"And it was in a place like this that my boy died?" said the old lady, her mouth quivering and then closing on the words like a steel trap.

"There's the very cot, Ma'am," I said.

She said something like "Oh, oh, oh!" under her breath, and, taking out her handkerchief, wiped the face and lips of the man in the cot, who was lying there with his uniform still on him. I suppose he had got it because he was a bad case,—the cot, I mean,—and certainly he was far from spry.

"He's dead!" said the old lady, shuddering. "He's dead!"

"Orderly," I said, "number fifty-six is dead!"

The orderly bent over to make sure and then ran for his slate—the same old slate—and began to write down the same old thing. I suppose there was some sense to that slate racket, for with a little spit one slate would do for a brigade, but it seemed a cheap way to die. Then, as we stood there, another orderly came gallumphing in with something steaming in a tin can. The old lady took it out of his hand and smelled it, supercilious.

"What do you call this?" she said.

"It's chicken broth, Ma'am," he said. "That's what it is, Ma'am."

"Faugh!" said the old lady, "faugh!" and handed it back to him, like she was going to throw it away, but didn't. Then we watched him dip it out in tin cups and carry it around, while some other fellers came in and carried out the body of the man in the cot, a trooper by his legs. We went out with them, and, I tell you, it was good to stand in the open air again and breathe. The old lady took a little spell of rest on a packing-case; then she gave me her umberella and valise to take back to quarters, and, rolling up her sleeves, made like she was going into the hospital again.

I didn't know what to say, but I guess I looked it.

"William," she said, with a glitter of her gold specs.

"Ma'am," said I.

"Those boys aren't getting proper CON-sideration," she said. "If it was dogs," she said, "they couldn't be treated worse. William, I'm going to see what one old woman can do."

"You ought to ask Captain Howard first," I said. "You don't belong to the Army Medical Corps."

"It's them that let Benny die," she said, with her eyes snapping, "and, as for asking, they'd say 'No,' for they don't allow any women except at the base hospitals."

I knew this for a fack, but I'd rather she'd find it out from the captain than from me. I didn't want to seem to make trouble for her. So, while I was wondering what to do about it, she headed right in, leaving me with the valise and the umberella, and a kind of qualmy feeling that the old lady might strike a snag.

I didn't have no chance to come back till along sundown, but, my stars I even in that time there had been a change. Benny's mother had been getting in her deadly work, and the orderlies were bursting mad, not that any of them dared say anything outright or show it except in their faces, which were that long; for, you see, the contract surgeon had taken her side, and had backed her up. But they moved around like mules with their ears down, powerful unwilling, and yet scared to say a word. The hospital had been made a new place, with another tent up that had been laid away and forgotten (you wouldn't think it possible, but it was), and the sick and wounded had been sorted over and washed and made comfortable; and, where before there was no room to turn around, you could walk through wide lanes and wonder what had become of the crowd. She had peeked into the cooking, too, and had found out more things going wrong in five hours than the contract surgeon had in five months. Blest if there wasn't a court-martial laying for every one of the orderlies if they said "boo!" for the swine had been making away scandalous with butter and chocolate and beef—tea and canned table peaches and sparrow-grass and sardines, and all the like of that, belly-robbing the boys right and left perfectly awful.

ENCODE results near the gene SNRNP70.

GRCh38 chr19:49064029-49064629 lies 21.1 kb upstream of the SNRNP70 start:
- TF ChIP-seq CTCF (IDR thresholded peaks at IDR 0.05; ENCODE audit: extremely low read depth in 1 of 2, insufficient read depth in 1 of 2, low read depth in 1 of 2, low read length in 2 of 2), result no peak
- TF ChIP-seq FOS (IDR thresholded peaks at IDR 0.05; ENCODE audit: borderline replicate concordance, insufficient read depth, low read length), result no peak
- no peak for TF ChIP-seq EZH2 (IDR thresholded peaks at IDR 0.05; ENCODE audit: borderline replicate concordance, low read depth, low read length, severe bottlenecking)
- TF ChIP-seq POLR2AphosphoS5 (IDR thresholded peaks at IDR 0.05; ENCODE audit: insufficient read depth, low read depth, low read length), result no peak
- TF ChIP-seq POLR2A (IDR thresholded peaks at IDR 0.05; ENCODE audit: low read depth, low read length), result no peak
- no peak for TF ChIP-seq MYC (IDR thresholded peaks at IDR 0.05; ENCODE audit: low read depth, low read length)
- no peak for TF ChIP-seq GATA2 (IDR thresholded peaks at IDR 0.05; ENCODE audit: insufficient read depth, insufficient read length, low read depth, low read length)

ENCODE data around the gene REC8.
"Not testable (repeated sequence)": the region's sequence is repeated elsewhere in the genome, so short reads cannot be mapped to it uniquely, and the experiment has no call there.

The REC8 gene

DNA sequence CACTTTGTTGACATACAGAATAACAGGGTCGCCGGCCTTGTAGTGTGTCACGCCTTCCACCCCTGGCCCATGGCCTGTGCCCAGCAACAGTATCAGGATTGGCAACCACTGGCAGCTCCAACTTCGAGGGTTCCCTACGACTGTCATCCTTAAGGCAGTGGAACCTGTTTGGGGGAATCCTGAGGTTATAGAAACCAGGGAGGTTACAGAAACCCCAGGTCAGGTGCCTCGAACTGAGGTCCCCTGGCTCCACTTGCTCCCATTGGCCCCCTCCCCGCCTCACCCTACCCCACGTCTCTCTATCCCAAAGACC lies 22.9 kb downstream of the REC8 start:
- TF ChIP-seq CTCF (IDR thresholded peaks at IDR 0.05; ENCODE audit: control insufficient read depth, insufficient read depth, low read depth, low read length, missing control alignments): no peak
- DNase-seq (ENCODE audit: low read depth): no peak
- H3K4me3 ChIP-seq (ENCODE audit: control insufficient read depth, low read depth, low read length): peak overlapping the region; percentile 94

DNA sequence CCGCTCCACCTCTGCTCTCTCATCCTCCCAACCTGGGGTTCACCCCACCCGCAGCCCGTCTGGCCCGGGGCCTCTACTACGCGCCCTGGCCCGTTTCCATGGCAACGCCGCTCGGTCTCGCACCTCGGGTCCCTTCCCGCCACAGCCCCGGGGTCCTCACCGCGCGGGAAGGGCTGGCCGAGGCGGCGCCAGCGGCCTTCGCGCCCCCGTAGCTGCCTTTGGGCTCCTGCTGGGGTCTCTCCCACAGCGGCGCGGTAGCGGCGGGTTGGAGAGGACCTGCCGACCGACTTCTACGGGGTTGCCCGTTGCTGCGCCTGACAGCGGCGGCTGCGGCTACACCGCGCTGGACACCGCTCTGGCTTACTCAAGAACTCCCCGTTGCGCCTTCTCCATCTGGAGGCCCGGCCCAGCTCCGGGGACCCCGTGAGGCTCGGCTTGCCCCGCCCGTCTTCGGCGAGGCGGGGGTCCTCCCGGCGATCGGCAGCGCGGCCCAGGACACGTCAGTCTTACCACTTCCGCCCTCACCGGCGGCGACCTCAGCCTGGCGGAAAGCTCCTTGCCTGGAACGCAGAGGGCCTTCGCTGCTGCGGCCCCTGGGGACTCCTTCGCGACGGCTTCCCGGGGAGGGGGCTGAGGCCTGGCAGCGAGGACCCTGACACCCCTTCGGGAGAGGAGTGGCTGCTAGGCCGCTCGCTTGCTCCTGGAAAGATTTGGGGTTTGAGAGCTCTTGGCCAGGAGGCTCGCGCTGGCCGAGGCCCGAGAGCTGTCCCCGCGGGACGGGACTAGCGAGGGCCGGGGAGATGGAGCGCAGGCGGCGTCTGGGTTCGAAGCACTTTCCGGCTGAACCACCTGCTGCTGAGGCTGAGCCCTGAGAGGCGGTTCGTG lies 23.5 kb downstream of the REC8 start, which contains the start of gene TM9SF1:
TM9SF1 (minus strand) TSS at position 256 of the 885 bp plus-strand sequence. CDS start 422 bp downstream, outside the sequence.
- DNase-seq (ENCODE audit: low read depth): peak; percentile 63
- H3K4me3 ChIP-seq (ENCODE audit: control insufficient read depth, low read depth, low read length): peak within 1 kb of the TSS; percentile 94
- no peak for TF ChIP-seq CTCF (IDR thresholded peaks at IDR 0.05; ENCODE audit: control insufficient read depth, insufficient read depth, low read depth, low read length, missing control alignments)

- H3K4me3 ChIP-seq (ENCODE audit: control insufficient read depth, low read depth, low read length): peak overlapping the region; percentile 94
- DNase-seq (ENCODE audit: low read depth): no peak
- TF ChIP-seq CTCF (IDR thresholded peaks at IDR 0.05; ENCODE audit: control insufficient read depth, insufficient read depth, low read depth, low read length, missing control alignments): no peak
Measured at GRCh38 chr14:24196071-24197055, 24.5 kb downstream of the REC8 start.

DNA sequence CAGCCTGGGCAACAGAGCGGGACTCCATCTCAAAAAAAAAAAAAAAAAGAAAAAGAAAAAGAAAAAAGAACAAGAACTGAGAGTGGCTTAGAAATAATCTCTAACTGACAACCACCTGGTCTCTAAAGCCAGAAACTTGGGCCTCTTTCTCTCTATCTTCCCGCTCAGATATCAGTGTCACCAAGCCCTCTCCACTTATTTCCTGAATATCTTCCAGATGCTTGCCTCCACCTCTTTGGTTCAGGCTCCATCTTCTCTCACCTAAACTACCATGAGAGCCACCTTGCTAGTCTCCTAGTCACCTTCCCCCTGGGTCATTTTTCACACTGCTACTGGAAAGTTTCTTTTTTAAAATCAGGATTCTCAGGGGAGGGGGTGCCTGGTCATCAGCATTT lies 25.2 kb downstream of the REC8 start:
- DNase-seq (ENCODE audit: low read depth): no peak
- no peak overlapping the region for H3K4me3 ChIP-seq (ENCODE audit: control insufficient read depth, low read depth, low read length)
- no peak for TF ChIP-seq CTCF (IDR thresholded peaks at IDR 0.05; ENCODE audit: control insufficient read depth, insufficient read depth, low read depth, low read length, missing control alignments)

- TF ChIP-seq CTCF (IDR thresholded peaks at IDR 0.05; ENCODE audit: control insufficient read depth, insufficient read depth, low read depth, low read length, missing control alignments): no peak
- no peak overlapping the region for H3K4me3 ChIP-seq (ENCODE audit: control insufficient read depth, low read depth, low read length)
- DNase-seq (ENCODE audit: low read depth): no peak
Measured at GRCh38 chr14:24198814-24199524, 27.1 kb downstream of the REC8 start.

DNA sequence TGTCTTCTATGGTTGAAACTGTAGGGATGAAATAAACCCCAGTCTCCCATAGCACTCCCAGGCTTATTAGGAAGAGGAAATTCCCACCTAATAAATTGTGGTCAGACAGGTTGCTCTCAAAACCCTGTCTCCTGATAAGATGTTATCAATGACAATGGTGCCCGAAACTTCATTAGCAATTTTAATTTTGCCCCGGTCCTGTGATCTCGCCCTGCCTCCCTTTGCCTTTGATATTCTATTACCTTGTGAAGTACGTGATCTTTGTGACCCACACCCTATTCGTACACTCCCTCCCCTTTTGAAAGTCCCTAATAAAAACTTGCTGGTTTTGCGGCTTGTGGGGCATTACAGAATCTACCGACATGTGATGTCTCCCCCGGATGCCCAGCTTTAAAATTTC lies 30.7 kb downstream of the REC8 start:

It was a mighty good account of the contract surgeon that he took it all so well, and was willing to admit how badly he had been done. But he was a splendid young fellow, named Marcus, and what the old lady said, went! He was right sorry he couldn't put her on the strength of the battery, but the regulations kept women nurses at the base-hospitals, and anyway (for we broke everything them days, and there wasn't enough red-tape left to play cat-and-my- cradle with) Captain Howard hated the sight of a petticoat, and was dead set against women anywheres. I don't know what they had ever done to him, but I'm just saying it for a fack. But, however it was, Marcus said the old lady had to be kept out of sight, or else the captain would surely send her to the rear under arrest.

Now, this made it a pretty hard game for the old lady to play, and you can reckon how much dodging she had to do to keep out of the captain's sight. It was hard about her sleeping, too, for she had to do that where she could, not to speak of the pay she might have drawn and didn't, and which, sakes alive! she earned twenty times over. By and by everybody got onto it except the captain, but there wasn't such a skunk in the battery as to tell him, partly because of the joke, but, most of all, on account of the convalescents, who naturally thought a heap of her. Then it got whispered around that she was our mascot, and carried the luck of the battery; and it was certainly RE-markable how it began to change, getting fresh beef quite regular and maple syrup to burn, and nine kegs of Navy pickles by mistake.